Allazeena yajtaniboona kabaaa’iral ismi walfawaa hisha illal lamam; inna rabbaka waasi’ul maghfirah; huwa a’lamu bikum iz ansha akum minal ardi wa iz antum ajinnatun fee butooni umma haatikum falaa tuzakkooo anfusakum huwa a’lamu bimanit taqaa

32. As for those who avoid the [truly] grave sins and shameful deeds even though they may sometimes stumble24—behold, thy Sustainer is abounding in forgiveness. He is fully aware of you25 when He brings you into being out of dust,26 and when you are still hidden in your mothers’ wombs: do not, then, consider yourselves pure—[for] He knows best as to who is conscious of Him.27

Dia mengetahui keadaan kalian sepenuhnya25 tatkala Dia menjadikan kalian dari tanah,26 dan tatkala kalian masih tersembunyi di dalam rahim ibu kalian: maka, janganlah menganggap diri kalian suci—[sebab,] Dia-lah yang paling mengetahui siapa orang yang sadar akan Dia.27

24 Lit., “save for a touch [thereof]”: a phrase which may be taken to mean “an occasional stumbling into
sin”—i.e., not deliberately—followed by sincere repentance (Baghawi, Razi, Ibn Kathir).

25 Sc., “and of your inborn weakness”—an implied echo of the statement that “man has been created weak” (An-Nisa’ [4]: 28) and, therefore, liable to stumble into sinning.

26 Lit., “out of the earth”: see second half of note 47 on Al ‘Imran [3]: 59, as well as note 4 on Al-Mu’minun [23]: 12.

27 I.e., “never boast about your own purity”, but remain humble and remember that “it is God who causes whomever He wills to remain pure” (An-Nisa’ [4]: 49).

Surah An-Najm Ayat 33

أَفَرَأَيْتَ الَّذِي تَوَلَّىٰ

Afara’ayatal lazee tawallaa

33. HAST THOU, then, ever considered him who turns away [from remembering Us, and cares for no more than the life of this world],

Surah An-Najm Ayat 34

وَأَعْطَىٰ قَلِيلًا وَأَكْدَىٰ

Wa a’taa qaleelanw wa akdaa

34. and gives so little [of himself for the good of his soul], and so grudgingly?28

28 My rendering of the above two verses (together with the two interpolations between brackets) is based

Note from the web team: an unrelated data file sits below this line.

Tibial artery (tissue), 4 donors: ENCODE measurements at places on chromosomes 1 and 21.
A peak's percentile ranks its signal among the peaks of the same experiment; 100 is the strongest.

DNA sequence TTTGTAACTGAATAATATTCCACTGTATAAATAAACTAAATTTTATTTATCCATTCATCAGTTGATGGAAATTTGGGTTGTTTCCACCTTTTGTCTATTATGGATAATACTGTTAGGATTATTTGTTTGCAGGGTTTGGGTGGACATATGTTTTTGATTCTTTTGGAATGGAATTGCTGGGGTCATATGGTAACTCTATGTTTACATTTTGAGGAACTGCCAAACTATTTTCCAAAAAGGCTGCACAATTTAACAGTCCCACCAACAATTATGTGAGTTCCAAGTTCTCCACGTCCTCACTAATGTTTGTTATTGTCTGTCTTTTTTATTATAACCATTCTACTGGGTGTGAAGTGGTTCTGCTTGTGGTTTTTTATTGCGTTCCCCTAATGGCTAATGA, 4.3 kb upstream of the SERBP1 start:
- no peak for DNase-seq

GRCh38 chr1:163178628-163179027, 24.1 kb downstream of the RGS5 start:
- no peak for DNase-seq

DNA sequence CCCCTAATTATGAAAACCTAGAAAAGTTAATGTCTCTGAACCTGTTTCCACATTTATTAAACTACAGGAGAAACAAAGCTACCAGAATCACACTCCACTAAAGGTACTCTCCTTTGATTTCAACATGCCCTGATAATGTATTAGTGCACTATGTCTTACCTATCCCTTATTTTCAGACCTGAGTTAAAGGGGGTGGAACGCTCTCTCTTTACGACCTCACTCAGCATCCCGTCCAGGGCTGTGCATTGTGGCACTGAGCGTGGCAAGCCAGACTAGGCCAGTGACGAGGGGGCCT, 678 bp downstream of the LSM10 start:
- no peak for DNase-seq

on Razi’s convincing interpretation of this passage as a return to the theme touched upon in verses 29-30.

Surah An-Najm Ayat 35

أَعِنْدَهُ عِلْمُ الْغَيْبِ فَهُوَ يَرَىٰ

A’indahoo ‘ilmul ghaibi fahuwa yaraa

35. Does he [claim to) have knowledge of something that is beyond the reach of human perception, so that he can see [it clearly]?29

29 I.e., “How can he be so sure that there is no life in the hereafter, and no judgment?”

Surah An-Najm Ayat 36

أَمْ لَمْ يُنَبَّأْ بِمَا فِي صُحُفِ مُوسَىٰ

Am lam yunabbaa bimaa fee suhuhfi Moosa

36. Or has he never yet been told of what was [said) in the revelations of Moses,

Surah An-Najm Ayat 37

وَإِبْرَاهِيمَ الَّذِي وَفَّىٰ

Wa Ibraaheemal lazee waffaaa

37. and of Abraham, who to his trust was true:30

30 Cf. Al-Baqarah [2]: 124 and the corresponding note 100. It is obvious that the names of Abraham and Moses are cited here only by way of example, drawing attention to the fact that all through human history God has entrusted His elect, the prophets, with the task of conveying certain unchangeable ethical truths to man.

Surah An-Najm Ayat 38

أَلَّا تَزِرُ وَازِرَةٌ وِزْرَ أُخْرَىٰ

Allaa taziru waaziratunw wizra ukhraa

38. that no bearer of burdens shall be made to bear another’s burden;31

31 This basic ethical law appears in the Qur’an five times—in Al-An’am [6]: 164, Al-Isra’ [17]: 15, Fathir [35]: 18, Az-Zumar [39]: 7, as well as in the above instance, which is the oldest in the chronology of revelation. Its implication is threefold: firstly, it expresses a categorical rejection of the Christian doctrine of the “original sin” with which every human being is allegedly burdened from birth; secondly, it refutes the idea that a person’s sins could be “atoned for” by a saint’s or a prophet’s redemptive sacrifice (as evidenced, for instance, in the Christian doctrine of Jesus’ vicarious atonement for mankind’s sinfulness, or in the earlier, Persian doctrine of man’s vicarious redemption by Mithras); and, thirdly, it denies, by implication, the possibility of any “mediation” between the sinner and God.

Surah An-Najm Ayat 39

وَأَنْ لَيْسَ لِلْإِنْسَانِ إِلَّا مَا سَعَىٰ

Wa al laisa lil insaani illaa maa sa’aa

39. and that nought shall be accounted unto man but what he is striving for;32

32 Cf. the basic, extremely well-authenticated saying of the Prophet, “Actions will be [judged] only according to the conscious intentions [which prompted them]; and unto everyone will be accounted only what he consciously intended”, i.e., while doing whatever he did. This Tradition is quoted by Bukhari in seven places the first one as a kind of introduction to his Sahih—as well as by Muslim, Tirmidhi, Abn Da’ud, Nasa’i (in four places), Ibn Majah, Ibn Hanbal, and several other compilations. In this connection it is to be noted that in the ethics of the Qur’an, the term “action” (‘amal) comprises also a deliberate omission of actions, whether good or bad, as well as a deliberate voicing of beliefs, both righteous and sinful: in short, everything that man consciously aims at and expresses by word or deed.

Surah An-Najm Ayat 40

وَأَنَّ سَعْيَهُ سَوْفَ يُرَىٰ

Wa anna sa’yahoo sawfa yuraa

40. and that in time [the nature of] all his striving will be shown [to him in its true light],33

33 Lit., “his striving will be seen”, i.e., on the Day of Judgment, when—as the Qur’an states in many places—God “will make you [truly] understand all that you were doing [in life]”.